Immersion enhancement

Immersion enhancement is an effect that results in a pronounced increase in one's tendency to become fully captivated and engrossed by external stimuli, such as film, TV shows, video games, and various other forms of media. [1] [2] [3] [4] This greatly increases one's suspension of disbelief, increases one’s empathy with the characters, suppresses one's memory of the "outside world", and allows one to become engaged on a level that is largely unattainable during everyday sober living.

At its highest point of intensity, immersion enhancement can reach a level at which a person begins to truly believe the media they are consuming is a real-life event that is actually occurring in front of them or being relayed through a screen. This is likely a result of the effect synergizing with other accompanying components, such as internal or external hallucinations, delusions, memory suppression, and increased suggestibility. Immersion enhancement often exaggerates the emotional response a person has towards media they are engaged with. Whether or not this experience is enjoyable can differ drastically depending on various factors, such as the emotional tone and familiarity of what is being perceived.

Immersion enhancement is most commonly induced under the influence of moderate dosages of dissociative compounds, such as ketamine, PCP, and DXM. However, it can also occur to a lesser extent under the influence of psychedelics [4] and cannabinoids.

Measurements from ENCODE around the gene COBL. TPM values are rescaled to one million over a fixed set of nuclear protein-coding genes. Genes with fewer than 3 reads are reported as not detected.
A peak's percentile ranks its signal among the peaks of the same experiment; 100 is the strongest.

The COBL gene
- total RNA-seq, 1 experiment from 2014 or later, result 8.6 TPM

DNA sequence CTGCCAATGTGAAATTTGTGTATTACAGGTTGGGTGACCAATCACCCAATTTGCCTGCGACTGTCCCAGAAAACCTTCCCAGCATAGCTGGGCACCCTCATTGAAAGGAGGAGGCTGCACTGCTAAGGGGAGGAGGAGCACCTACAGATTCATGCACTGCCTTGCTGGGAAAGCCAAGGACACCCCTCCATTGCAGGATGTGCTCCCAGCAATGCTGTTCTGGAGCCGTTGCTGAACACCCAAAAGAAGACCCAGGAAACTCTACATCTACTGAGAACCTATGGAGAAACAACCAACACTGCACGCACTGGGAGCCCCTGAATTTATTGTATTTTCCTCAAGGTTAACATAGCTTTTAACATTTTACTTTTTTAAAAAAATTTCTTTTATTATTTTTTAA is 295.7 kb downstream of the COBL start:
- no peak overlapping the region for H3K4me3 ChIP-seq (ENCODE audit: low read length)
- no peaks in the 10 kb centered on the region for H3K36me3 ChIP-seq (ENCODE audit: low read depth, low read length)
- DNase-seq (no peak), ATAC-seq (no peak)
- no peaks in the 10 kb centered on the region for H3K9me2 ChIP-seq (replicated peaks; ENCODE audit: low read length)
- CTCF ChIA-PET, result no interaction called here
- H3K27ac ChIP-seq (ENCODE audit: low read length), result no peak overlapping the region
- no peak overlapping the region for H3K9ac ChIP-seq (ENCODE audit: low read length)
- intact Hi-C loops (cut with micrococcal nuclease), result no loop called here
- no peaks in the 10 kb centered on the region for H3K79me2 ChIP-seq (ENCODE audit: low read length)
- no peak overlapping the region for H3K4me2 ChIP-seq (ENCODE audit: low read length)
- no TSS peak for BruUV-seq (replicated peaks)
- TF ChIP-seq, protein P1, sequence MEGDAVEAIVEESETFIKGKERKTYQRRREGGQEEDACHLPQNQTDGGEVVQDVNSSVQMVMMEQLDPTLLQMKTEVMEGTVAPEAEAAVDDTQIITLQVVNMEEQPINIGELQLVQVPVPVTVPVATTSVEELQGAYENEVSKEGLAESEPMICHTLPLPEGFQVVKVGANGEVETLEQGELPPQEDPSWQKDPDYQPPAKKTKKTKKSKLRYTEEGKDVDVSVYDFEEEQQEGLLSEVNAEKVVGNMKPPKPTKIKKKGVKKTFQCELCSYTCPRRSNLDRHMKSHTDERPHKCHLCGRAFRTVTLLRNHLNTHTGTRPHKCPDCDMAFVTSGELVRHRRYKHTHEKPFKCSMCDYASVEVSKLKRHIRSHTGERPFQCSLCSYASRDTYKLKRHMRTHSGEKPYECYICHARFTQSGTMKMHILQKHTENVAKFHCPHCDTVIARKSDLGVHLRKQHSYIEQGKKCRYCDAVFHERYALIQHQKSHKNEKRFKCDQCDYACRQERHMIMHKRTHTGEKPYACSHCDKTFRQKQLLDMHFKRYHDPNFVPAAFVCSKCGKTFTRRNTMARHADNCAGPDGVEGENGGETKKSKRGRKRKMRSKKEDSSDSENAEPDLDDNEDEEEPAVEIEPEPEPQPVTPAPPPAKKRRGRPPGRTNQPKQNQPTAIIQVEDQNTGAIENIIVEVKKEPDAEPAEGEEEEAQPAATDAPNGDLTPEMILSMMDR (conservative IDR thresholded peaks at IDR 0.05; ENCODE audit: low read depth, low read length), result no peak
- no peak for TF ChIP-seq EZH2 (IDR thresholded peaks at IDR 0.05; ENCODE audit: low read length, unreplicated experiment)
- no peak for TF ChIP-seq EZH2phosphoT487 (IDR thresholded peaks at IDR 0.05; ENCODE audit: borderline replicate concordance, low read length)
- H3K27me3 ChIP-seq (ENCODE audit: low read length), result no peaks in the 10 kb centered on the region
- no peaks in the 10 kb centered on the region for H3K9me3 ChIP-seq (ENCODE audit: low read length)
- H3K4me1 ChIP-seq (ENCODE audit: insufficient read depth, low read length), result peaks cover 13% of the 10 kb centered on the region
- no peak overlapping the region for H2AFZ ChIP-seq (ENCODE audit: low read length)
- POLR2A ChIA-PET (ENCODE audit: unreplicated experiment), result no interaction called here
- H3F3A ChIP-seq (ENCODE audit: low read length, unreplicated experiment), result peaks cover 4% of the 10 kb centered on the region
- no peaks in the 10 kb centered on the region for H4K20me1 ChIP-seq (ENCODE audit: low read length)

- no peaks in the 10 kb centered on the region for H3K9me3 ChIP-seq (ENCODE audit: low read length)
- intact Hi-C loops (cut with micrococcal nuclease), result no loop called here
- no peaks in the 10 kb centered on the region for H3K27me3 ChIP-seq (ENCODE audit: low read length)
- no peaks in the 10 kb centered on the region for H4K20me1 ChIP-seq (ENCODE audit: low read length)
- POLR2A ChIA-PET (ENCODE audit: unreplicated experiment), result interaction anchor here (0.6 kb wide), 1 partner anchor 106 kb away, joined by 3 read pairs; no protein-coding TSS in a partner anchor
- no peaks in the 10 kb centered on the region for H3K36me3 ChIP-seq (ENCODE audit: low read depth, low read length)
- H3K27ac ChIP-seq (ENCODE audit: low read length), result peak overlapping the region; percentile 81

1. Waller, N., Putnam, F. W., & Carlson, E. B. (1996). Types of dissociation and dissociative types: A taxometric analysis of dissociative experiences. Psychological methods, 1(3), 300. |
  2. Giesbrecht, T., Merckelbach, H., & Geraerts, E. (2007). The dissociative experiences taxon is related to fantasy proneness. The Journal of nervous and mental disease, 195(9), 769-772. |
  3. Levin, R., & Spei, E. (2004). Relationship of purported measures of pathological and nonpathological dissociation to self-reported psychological distress and fantasy immersion. Assessment, 11(2), 160-168. |
  4. [1][2]
    Lynn, C. D. (2005). Adaptive and maladaptive dissociation: An epidemiological and anthropological comparison and proposition for an expanded dissociation model. Anthropology of Consciousness, 16(2), 16-49. |




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